• Watchworthy

Everything We Know About The 'Pet Sematary' Remake

Perhaps one of the most anticipated movies of 2019 (alongside IT: Chapter Two) is the Pet Sematary remake. According to screenwriter Jeff Buhler and directors Dennis Widmyer and Kevin Kölsch, it will be a darker and altogether more horrifying handling of the source material than the original, released in 1989 and directed by Mary Lambert. Of all the Stephen King adaptations out there (and there are many), the original Pet Sematary stands out as an entertaining cult movie of sorts, though it comes nowhere near the existential horror of King's novel.

If the trailer and the comments from the filmmakers are any indications, the new Pet Sematary will change all that. The film seems to be in capable hands: Widmyer and Kölsch wrote and directed Starry Eyes, an eerie, little-known supernatural gem from 2014; they also helmed several episodes of MTV's Scream series and contributed a segment to the horror anthology film Holidays. The film's screenwriters also have several quality horror titles under their belt - Jeff Buhler adapted Clive Barker's The Midnight Meat Train in 2008, and David Kajganich co-created the AMC series The Terror and wrote another highly anticipated horror remake, Suspiria.

Discover your next favorite show with the ultimate Streaming TV guide and watchlist.Try our free app
  • The Filmmakers Changed A Major Element

    Photo: Kerry Hayes © 2018 Paramount Pictures


    Three months before its release, Pet Sematary producer Lorenzo di Bonaventura and directors Kevin Kölsch and Dennis Widmyer revealed in an official trailer that instead of the 3-year-old Creed child, Gage, it is actually his big sister Ellie who is hit by a truck and revived by the cemetery. 

    The filmmakers explained the decision to deviate from King's narrative for EW saying, "If people didn’t read the book, they’re going to think there are things that we’ve changed [from the 1989 film]. But if you read the book, these are things that are taken right out of it that just didn’t make it into the original movie because they probably couldn’t have a 3-year-old do it."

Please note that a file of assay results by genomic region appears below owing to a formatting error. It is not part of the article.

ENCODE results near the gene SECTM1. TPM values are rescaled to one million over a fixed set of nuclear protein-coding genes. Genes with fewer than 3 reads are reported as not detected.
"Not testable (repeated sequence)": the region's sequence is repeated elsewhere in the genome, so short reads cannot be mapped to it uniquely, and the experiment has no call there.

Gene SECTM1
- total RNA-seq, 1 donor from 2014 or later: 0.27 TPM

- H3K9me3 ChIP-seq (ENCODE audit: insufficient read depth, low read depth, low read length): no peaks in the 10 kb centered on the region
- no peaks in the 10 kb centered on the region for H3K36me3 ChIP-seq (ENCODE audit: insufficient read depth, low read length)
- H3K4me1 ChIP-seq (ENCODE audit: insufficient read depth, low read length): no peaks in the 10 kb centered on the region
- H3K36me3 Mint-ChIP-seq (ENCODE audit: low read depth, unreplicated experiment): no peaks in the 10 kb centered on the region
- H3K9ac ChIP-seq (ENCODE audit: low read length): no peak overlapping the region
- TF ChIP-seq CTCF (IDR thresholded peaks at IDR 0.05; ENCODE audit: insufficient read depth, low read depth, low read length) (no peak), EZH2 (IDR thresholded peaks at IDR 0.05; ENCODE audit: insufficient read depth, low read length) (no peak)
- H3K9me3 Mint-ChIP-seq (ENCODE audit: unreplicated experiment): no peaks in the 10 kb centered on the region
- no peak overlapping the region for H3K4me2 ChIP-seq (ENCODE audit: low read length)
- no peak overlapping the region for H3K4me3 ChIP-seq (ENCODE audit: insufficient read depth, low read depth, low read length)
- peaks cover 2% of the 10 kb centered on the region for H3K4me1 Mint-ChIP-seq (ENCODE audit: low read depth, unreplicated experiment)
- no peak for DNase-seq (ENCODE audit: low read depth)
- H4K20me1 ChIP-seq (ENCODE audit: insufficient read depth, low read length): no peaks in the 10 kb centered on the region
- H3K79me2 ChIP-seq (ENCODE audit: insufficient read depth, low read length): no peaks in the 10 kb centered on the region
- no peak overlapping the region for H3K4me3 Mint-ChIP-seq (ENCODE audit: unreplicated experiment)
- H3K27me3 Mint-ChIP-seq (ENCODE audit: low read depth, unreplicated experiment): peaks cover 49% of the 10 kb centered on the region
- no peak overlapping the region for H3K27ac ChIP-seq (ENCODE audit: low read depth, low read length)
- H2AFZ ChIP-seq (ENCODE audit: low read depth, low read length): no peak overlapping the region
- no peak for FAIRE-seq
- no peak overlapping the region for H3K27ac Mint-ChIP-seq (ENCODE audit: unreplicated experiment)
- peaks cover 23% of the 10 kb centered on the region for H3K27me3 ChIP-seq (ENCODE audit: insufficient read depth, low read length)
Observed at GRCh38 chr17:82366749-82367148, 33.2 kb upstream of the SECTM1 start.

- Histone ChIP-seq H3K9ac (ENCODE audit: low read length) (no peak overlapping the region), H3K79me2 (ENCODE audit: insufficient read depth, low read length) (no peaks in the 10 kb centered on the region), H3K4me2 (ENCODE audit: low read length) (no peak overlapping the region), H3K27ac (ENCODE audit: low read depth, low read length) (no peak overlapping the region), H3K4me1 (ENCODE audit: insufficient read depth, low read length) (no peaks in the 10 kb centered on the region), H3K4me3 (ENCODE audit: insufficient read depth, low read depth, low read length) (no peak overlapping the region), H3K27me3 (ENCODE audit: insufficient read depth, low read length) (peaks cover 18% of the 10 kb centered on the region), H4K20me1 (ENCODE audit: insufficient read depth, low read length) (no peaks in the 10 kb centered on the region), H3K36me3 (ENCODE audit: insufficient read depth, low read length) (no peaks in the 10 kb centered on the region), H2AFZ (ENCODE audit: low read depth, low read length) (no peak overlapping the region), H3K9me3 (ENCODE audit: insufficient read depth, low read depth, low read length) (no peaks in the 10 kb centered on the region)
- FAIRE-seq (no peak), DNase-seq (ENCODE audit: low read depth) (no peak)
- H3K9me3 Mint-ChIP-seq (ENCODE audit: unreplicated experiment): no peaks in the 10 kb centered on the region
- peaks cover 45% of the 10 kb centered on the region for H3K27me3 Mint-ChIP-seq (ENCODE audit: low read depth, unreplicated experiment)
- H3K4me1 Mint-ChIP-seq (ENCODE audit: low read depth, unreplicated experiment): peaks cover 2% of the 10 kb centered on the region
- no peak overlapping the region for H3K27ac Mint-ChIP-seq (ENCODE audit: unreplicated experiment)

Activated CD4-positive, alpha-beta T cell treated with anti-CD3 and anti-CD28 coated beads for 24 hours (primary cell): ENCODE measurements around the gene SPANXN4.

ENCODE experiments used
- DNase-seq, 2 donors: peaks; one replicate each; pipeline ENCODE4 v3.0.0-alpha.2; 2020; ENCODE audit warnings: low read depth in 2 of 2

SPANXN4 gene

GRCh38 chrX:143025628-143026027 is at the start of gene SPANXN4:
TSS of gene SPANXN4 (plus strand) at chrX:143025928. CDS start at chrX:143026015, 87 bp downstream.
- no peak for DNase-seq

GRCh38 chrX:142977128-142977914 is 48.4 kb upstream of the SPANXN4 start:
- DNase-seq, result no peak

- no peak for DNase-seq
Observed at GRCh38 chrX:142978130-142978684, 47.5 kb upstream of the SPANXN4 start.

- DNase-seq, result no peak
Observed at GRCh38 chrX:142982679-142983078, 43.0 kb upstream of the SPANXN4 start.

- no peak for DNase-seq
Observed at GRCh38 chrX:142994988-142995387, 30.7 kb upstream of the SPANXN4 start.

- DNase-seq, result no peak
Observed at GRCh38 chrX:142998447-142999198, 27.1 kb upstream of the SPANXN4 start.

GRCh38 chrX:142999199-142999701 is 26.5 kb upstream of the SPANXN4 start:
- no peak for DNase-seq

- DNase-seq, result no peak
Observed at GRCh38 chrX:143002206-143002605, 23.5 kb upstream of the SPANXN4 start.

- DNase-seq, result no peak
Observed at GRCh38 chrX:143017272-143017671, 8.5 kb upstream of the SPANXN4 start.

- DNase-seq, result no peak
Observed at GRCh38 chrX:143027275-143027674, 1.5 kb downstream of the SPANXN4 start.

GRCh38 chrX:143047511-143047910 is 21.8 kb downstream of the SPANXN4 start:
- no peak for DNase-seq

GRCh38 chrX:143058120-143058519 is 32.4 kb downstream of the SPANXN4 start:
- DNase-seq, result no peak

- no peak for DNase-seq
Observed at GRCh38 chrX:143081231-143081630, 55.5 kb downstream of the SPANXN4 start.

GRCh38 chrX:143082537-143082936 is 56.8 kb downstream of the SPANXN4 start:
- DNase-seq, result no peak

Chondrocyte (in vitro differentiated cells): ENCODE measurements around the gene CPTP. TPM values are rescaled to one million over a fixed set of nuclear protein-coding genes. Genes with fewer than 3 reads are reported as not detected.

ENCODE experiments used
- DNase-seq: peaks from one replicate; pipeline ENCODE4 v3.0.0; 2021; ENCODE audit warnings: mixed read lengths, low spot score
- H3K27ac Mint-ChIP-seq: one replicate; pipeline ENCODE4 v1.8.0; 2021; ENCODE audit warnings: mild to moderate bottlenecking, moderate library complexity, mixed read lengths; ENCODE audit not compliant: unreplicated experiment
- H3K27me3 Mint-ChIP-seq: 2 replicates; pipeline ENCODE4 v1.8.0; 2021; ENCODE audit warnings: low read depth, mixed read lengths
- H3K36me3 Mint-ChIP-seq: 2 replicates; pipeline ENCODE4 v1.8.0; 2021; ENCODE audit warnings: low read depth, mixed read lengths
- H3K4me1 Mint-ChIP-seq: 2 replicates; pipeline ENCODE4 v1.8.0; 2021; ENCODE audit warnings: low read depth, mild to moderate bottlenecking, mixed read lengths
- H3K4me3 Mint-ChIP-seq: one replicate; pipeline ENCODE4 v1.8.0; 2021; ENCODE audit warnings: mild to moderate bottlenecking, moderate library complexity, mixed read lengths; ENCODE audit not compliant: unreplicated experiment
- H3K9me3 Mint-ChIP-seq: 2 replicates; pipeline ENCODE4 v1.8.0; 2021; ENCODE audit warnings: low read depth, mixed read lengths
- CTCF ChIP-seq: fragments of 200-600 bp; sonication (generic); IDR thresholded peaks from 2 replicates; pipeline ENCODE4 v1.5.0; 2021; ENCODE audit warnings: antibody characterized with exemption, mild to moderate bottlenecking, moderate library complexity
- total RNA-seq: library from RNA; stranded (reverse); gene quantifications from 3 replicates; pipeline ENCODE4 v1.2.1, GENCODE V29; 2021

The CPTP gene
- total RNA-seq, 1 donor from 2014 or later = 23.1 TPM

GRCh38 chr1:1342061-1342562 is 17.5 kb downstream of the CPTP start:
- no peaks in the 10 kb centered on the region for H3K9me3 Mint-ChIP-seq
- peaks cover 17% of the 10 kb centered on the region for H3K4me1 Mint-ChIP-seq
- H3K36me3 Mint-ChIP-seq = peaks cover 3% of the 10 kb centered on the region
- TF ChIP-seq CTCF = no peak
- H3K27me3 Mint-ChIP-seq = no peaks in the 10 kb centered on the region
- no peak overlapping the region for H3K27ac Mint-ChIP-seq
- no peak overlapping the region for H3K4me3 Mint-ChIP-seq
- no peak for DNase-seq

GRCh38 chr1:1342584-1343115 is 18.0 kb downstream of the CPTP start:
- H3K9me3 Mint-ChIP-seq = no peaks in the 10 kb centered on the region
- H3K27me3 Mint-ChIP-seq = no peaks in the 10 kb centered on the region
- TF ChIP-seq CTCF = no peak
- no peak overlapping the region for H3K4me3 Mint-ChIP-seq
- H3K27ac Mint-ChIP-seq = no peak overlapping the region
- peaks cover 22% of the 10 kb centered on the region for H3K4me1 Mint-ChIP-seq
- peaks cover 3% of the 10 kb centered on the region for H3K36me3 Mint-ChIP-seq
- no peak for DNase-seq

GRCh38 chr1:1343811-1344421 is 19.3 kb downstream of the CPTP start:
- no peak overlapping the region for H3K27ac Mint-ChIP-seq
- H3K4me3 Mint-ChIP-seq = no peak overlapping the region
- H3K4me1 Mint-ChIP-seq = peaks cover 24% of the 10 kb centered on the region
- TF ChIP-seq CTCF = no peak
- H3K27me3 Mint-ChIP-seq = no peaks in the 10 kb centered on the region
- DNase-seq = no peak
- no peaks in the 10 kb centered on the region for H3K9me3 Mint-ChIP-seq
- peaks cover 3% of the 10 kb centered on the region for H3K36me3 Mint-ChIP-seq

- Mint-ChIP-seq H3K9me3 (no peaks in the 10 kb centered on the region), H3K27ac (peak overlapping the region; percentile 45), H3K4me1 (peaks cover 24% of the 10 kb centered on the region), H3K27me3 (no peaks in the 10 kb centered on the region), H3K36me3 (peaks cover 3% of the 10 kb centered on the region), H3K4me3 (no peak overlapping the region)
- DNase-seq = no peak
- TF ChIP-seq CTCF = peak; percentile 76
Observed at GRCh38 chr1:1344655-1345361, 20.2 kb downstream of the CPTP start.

Since Ellie is old enough to move and speak and act on her own, she can convey the scarier elements of King's novel in a way that a 3-year-old actor cannot. They are "able to really get underneath our affected child [and] get into the psychological horror of a child [coming back] because of her age." 

  • The January 2019 Teaser Suggests That 'Dead Is Better'

    Video: YouTube

    On January 17, 2019, a new teaser for the film provided plenty of jump scares - and it also gave us an insight as to who will be showing up. 

    We get a look at Victor Pascow (Obssa Ahmed), the jogger who is killed in an accident. He returns as a spirit who warns Louis Creed (Jason Clarke) - the doctor who attempted to resuscitate him - to stay away from the foreboding cemetery that brings things back to life.  

    We then see a female figure with a twisted form crawling towards Rachel Creed (Amy Seimetz) as Rachel recoils in terror. In the book, Rachel is haunted by memories of the spinal meningitis that devoured her sister, Zelda. Given that Zelda crawls after the adult Rachel, it seems likely this is a vision or nightmare experienced by the character. Adult Rachel memorably had visions of her dead sister Zelda in the 1989 film as well. 

    Sometimes, dead is better - and this 15-second teaser proves it. 

  • The Trailer Shows A Funeral Procession Of Kids In Animal Masks

    Photo: Kerry Hayes © 2018 Paramount Pictures

    Although Stephen King's novel and the 1989 film both mention the children of Ludlow, ME, and their history of planting dead animals in the Pet Sematary, we never really see them in action. There isn't a moment in which a group of children converge on the cemetery to bury one of their pets.

    The new adaptation seems to change all that. An integral part of the trailer involves a funeral procession of children wearing vintage-looking animal masks. One child even taps out a dirge-like beat on a little marching drum. This beat intensifies as the clips become creepier and more disturbing.

    Whether the funeral scene takes place in the past or the present is debatable, though we also see these children roaming about the Creed house, indicating they either appear in a dream sequence, or they are ghosts (they're likely not home intruders).

    This possible homage may also reference King's first description of the Pet Sematary:

    The clearing was crowded with markers, obviously made by children from whatever materials they could beg or borrow - the slats of crates, scrapwood, pieces of beaten tin... The forested backdrop lent the place a crazy sort of profundity, a charm that was not Christian but pagan. 

  • Screenwriter Jeff Buhler Insists The Film Is Much Closer To The Book Than Its Predecessor 

    Photo: Kerry Hayes © 2018 Paramount Pictures

    In a May 2018 interview with Dread Central's Sean Decker, co-screenwriter Jeff Buhler discussed his vision of the new film, which he shaped with directors Dennis Widmyer and Kevin Kölsch:

    When we first started our conversations, Dennis and Kevin and I really connected around the idea of bringing the story back to the source material, to find a modern telling of the book that really spoke to some of the big scenes and big moments that Stephen King had originally written... and as much as all of us are huge fans of the original film, there are moments that are larger than life and feel borderline campy. Our desire was to tell a really grounded, character-driven and psychologically horrific version of Pet Sematary, which in my belief, is the scariest book that King ever wrote.

    Buhler goes on to state that he, Widmyer, and Kölsch are "on track to it make one of the scariest Stephen King adaptations ever!"